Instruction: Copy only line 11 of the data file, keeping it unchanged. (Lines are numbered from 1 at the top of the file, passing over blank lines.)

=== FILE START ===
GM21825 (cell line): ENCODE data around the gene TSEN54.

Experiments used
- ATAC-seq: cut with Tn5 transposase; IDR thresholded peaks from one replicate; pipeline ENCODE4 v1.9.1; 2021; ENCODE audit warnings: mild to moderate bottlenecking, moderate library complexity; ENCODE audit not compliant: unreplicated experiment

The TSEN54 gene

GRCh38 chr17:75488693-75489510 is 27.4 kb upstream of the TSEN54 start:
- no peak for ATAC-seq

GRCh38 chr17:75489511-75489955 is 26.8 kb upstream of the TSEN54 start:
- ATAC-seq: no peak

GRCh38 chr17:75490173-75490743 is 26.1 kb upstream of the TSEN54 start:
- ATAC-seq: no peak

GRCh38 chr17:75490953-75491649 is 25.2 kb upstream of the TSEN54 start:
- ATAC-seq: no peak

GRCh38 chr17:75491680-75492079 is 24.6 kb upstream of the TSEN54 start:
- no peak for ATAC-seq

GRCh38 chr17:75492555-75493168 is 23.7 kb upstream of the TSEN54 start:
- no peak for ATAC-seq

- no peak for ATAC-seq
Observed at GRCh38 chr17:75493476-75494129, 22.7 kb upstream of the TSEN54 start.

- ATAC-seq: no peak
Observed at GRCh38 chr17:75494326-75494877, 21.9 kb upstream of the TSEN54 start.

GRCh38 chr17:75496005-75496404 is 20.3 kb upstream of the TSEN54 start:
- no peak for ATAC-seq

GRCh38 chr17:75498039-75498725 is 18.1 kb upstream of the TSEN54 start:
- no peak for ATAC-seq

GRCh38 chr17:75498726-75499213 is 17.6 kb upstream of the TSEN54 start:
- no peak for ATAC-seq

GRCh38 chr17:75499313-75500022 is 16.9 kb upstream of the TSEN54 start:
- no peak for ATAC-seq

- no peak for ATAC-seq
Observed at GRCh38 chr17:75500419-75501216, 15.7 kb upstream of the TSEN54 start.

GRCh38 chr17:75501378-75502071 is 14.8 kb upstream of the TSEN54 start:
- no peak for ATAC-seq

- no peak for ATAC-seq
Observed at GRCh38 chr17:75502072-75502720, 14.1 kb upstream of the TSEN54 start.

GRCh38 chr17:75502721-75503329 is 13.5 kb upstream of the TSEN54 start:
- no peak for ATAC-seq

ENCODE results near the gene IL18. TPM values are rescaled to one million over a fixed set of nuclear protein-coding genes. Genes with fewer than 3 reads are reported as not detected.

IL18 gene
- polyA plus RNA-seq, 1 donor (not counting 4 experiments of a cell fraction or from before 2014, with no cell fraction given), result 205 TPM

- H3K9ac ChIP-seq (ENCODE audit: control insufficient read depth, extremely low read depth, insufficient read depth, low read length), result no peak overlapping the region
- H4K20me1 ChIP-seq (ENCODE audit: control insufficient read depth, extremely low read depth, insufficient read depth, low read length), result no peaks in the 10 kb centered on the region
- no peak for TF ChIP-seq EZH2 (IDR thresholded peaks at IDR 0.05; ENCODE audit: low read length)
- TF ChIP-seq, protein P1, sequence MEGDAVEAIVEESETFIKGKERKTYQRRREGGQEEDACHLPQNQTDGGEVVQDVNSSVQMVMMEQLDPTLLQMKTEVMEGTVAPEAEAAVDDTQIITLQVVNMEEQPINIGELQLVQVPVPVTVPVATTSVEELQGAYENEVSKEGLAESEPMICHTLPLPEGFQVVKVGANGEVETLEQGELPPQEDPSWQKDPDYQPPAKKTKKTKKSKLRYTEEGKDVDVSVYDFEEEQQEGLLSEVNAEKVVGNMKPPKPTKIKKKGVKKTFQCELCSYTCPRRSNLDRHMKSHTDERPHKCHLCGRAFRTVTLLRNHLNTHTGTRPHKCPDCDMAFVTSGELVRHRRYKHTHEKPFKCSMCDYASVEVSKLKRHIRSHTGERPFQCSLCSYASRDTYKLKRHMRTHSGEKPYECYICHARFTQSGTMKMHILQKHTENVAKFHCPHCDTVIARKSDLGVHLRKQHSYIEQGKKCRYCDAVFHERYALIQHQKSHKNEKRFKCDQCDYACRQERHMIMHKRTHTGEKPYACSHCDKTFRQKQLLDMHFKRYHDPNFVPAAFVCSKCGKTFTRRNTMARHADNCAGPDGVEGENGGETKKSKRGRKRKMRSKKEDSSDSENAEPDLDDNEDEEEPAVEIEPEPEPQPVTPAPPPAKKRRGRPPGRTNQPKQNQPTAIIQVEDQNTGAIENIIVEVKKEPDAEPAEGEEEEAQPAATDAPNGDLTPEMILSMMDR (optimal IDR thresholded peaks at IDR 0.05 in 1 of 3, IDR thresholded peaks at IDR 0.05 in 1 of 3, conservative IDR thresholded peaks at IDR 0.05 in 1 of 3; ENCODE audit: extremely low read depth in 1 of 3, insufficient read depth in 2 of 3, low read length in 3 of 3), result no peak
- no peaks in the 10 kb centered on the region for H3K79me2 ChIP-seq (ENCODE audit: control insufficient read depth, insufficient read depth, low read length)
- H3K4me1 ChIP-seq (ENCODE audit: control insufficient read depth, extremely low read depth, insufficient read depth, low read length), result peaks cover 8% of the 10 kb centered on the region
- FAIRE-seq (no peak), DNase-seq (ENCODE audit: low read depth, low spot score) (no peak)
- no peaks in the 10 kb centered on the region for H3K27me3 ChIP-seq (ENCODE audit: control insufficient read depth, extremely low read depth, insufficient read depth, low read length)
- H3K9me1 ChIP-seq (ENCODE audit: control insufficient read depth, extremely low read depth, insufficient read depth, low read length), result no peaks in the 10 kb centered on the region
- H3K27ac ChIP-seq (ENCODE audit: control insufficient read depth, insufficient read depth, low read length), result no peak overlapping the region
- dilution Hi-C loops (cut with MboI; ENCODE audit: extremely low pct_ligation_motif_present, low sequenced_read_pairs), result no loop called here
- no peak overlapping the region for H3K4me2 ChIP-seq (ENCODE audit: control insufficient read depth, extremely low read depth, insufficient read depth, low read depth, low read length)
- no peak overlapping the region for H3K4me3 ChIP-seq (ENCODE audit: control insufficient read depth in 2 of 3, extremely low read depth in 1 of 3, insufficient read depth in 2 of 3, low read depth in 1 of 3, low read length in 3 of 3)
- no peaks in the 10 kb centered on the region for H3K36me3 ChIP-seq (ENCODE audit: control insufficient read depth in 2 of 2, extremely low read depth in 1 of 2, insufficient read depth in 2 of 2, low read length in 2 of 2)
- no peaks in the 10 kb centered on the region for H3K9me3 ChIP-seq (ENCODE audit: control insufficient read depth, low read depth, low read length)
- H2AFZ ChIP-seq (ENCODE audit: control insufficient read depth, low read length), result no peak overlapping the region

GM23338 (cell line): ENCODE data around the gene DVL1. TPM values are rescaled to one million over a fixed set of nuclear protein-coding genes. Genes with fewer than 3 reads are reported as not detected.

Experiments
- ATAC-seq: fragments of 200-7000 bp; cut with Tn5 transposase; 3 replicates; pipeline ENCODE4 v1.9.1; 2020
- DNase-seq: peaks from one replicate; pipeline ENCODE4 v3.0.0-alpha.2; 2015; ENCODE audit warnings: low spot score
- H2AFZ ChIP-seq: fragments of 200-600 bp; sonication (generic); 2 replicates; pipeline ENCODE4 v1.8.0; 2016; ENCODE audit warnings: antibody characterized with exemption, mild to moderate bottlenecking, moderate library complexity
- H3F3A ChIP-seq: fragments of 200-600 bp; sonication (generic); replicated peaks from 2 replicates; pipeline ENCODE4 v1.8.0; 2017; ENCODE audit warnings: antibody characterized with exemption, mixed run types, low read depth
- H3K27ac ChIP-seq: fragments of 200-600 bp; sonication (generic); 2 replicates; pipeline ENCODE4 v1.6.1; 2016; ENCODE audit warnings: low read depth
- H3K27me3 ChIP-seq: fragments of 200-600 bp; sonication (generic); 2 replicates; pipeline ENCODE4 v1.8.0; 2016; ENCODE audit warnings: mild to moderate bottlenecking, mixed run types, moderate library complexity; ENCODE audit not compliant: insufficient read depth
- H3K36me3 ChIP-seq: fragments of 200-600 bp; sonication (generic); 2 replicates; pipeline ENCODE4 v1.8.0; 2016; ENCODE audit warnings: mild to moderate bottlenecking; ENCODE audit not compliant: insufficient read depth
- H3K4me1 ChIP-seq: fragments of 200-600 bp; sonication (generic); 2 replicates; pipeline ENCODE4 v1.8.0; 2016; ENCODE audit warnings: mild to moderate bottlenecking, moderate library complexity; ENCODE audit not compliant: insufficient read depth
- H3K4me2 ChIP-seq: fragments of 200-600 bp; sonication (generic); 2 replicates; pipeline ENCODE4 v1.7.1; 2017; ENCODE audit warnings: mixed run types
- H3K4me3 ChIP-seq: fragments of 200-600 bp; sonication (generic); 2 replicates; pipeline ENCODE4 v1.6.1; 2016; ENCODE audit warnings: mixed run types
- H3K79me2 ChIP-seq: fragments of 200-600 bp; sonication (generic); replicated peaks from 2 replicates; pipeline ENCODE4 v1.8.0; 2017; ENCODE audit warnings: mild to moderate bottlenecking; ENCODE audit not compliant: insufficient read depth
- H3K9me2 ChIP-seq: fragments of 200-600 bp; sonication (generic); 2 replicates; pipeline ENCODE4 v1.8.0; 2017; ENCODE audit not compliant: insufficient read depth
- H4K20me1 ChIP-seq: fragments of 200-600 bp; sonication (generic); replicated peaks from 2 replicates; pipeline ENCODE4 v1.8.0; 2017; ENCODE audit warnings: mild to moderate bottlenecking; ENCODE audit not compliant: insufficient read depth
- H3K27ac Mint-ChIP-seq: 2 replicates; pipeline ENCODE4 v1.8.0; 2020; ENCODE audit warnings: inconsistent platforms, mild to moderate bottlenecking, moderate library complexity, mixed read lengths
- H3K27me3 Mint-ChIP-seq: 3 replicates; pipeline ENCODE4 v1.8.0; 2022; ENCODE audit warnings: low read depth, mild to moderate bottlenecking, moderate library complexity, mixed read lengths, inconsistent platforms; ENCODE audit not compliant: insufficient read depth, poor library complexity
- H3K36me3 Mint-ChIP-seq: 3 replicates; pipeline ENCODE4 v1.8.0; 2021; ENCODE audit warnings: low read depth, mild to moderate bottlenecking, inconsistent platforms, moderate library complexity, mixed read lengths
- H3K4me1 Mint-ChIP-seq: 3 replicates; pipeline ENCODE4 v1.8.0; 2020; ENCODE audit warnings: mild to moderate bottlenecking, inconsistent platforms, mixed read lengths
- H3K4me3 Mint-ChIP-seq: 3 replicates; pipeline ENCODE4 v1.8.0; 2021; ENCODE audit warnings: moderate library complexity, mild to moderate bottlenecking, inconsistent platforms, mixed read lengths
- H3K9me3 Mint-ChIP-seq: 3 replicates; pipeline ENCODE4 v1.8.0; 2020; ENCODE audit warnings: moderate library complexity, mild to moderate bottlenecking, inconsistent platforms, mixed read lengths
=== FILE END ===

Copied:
GRCh38 chr17:75490953-75491649 is 25.2 kb upstream of the TSEN54 start: